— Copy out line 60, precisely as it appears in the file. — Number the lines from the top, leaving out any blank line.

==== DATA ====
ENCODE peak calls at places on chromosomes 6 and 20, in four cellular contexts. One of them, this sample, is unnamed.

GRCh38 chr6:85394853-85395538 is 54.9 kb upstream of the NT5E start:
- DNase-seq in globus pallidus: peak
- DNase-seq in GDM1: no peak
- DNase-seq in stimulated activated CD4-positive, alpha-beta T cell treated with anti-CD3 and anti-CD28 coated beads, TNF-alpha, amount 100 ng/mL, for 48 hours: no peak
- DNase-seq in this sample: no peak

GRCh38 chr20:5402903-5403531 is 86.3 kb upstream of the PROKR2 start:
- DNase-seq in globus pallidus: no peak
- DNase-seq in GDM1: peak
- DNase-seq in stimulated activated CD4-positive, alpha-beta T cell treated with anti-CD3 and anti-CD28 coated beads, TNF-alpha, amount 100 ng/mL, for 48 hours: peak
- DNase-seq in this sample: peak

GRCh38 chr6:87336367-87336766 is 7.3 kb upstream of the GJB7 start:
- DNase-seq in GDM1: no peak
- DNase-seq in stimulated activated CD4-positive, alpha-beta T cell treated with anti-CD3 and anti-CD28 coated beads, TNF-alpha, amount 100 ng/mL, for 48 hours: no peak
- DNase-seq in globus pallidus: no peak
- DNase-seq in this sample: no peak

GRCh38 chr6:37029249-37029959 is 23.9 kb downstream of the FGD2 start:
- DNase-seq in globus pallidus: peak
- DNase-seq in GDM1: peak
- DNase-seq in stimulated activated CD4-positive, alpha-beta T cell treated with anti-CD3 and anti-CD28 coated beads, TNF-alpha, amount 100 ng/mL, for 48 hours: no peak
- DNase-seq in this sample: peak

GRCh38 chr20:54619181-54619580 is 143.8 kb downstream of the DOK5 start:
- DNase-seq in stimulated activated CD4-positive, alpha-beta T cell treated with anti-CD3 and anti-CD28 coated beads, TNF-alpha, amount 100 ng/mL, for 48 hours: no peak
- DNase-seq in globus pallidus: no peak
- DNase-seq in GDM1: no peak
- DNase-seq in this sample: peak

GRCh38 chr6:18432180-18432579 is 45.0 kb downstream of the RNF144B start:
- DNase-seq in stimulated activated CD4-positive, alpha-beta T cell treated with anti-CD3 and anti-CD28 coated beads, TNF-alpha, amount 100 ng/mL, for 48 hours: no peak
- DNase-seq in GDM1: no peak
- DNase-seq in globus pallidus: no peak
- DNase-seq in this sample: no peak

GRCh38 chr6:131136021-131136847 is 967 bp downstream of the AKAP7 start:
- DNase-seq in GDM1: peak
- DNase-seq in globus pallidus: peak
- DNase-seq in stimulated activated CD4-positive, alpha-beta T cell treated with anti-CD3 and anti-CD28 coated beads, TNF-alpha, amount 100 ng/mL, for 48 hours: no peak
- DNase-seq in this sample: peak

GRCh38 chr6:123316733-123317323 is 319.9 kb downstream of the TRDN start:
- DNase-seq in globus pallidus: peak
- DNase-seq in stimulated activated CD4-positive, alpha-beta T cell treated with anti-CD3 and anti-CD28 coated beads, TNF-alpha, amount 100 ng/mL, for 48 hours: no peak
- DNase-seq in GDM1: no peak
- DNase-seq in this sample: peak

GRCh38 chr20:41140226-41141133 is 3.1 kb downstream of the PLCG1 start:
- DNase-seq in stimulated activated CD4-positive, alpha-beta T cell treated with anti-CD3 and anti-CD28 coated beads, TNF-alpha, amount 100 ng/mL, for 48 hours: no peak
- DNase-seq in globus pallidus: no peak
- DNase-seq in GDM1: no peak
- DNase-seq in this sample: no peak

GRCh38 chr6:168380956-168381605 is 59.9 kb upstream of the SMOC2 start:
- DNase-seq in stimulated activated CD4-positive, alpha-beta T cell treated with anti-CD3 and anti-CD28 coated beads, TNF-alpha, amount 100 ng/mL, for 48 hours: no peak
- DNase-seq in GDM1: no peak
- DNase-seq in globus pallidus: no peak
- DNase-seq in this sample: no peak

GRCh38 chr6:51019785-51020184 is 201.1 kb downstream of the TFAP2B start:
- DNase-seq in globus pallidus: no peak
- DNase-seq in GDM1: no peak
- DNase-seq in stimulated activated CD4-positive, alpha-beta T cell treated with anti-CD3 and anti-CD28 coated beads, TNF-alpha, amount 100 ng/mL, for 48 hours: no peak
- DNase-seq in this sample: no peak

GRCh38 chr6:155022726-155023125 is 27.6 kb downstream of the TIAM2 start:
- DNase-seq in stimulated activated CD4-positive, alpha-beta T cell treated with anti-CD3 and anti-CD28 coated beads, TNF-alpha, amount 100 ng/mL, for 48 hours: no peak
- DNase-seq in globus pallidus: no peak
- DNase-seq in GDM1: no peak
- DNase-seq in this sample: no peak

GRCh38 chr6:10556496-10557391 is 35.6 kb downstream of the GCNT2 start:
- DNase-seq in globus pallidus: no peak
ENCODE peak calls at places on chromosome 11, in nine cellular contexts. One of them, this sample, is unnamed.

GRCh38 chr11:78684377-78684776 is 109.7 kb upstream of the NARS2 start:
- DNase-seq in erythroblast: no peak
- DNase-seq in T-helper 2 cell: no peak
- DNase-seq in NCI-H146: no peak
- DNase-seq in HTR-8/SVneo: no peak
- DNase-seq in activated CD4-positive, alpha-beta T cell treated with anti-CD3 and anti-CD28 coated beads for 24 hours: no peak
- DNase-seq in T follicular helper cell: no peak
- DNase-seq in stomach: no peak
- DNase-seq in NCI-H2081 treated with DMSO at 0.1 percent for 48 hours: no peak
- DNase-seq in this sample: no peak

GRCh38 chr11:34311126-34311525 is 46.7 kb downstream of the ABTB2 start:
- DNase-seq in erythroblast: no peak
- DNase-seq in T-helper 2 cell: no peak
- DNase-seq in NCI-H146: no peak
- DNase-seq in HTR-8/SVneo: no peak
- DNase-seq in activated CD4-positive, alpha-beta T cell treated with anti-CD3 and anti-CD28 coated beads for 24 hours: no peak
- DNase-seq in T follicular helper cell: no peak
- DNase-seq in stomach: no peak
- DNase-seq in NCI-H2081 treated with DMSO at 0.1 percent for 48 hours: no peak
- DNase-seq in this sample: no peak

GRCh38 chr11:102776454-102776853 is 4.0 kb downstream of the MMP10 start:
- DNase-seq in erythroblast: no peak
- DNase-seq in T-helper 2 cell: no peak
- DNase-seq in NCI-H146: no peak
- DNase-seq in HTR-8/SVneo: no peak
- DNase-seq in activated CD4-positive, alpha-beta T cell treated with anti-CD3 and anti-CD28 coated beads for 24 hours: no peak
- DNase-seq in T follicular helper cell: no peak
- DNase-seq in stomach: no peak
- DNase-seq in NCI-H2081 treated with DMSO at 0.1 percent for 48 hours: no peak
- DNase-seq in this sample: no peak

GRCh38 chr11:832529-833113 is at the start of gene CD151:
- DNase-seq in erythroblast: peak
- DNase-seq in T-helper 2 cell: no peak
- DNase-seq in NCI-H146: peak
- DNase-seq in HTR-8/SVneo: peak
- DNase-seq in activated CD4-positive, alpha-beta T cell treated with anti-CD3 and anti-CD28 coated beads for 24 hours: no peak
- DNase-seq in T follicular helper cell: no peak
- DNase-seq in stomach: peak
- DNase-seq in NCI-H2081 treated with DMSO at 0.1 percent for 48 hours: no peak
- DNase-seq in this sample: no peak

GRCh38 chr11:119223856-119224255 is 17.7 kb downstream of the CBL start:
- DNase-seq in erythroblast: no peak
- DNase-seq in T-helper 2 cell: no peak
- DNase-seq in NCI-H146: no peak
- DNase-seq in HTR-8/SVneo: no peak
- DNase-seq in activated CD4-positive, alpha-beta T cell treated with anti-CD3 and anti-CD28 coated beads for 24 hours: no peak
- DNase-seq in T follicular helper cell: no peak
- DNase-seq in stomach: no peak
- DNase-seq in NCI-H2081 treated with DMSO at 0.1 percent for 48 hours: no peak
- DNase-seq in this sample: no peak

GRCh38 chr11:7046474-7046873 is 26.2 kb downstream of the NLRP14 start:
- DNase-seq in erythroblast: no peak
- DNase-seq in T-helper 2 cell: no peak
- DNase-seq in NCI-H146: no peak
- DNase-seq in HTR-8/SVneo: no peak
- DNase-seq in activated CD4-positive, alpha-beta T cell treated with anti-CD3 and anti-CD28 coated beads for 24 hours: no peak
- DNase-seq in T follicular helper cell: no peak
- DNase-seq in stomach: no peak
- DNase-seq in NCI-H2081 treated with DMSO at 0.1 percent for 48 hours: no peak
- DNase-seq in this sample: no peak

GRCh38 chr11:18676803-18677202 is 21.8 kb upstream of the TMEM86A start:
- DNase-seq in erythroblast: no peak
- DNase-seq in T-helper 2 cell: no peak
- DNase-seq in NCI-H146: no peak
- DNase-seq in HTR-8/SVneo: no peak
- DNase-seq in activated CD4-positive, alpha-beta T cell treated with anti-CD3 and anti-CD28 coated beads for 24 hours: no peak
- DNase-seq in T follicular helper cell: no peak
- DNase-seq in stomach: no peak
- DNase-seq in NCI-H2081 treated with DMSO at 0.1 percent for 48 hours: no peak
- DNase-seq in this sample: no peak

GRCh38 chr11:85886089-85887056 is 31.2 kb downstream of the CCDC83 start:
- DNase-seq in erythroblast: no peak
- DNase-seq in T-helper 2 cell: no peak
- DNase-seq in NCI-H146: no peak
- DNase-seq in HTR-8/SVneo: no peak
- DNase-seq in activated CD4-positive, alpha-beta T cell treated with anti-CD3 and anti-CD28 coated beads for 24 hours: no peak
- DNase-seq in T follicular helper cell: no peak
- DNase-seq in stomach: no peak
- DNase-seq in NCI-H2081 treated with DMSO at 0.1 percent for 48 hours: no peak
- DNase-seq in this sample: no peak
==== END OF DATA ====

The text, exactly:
- DNase-seq in GDM1: no peak